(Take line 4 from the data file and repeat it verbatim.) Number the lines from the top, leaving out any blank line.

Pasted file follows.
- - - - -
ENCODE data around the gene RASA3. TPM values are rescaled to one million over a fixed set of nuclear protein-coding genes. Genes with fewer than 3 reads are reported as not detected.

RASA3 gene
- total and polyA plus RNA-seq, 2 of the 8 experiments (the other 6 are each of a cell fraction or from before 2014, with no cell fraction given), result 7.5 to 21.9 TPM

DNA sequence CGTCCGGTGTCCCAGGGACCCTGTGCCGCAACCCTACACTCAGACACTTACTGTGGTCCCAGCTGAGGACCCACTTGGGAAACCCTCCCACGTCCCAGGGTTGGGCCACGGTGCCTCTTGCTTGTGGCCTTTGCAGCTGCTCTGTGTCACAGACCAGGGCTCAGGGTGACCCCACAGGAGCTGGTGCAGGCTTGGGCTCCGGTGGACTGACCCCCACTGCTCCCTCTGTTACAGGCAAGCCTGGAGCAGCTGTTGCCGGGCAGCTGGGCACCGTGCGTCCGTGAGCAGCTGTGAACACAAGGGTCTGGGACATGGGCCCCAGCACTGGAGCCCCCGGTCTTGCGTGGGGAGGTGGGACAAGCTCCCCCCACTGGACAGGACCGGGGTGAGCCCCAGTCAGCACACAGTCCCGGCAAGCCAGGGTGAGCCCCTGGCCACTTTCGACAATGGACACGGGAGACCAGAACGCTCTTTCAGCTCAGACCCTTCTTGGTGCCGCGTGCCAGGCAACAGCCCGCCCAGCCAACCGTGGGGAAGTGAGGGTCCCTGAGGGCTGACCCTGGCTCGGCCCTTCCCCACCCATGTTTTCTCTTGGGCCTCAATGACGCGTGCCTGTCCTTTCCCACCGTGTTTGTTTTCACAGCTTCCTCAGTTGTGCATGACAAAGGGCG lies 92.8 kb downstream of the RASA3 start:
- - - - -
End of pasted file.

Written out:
DNA sequence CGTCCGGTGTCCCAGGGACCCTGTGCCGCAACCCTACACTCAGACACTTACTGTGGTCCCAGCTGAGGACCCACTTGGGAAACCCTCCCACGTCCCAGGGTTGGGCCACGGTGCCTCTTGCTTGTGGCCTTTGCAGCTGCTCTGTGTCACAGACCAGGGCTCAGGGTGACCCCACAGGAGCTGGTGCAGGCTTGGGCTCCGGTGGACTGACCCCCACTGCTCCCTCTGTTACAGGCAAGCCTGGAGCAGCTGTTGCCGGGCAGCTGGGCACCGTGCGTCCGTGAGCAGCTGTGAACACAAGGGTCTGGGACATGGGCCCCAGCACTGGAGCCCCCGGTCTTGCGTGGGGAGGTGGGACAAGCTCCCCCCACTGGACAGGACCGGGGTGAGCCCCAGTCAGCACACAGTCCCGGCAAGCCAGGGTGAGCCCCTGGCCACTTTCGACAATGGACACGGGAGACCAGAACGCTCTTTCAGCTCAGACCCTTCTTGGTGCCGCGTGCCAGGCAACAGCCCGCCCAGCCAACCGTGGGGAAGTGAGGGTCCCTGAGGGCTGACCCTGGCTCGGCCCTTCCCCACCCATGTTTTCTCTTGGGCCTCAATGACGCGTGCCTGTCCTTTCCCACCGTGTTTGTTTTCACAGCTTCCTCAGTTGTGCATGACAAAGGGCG lies 92.8 kb downstream of the RASA3 start: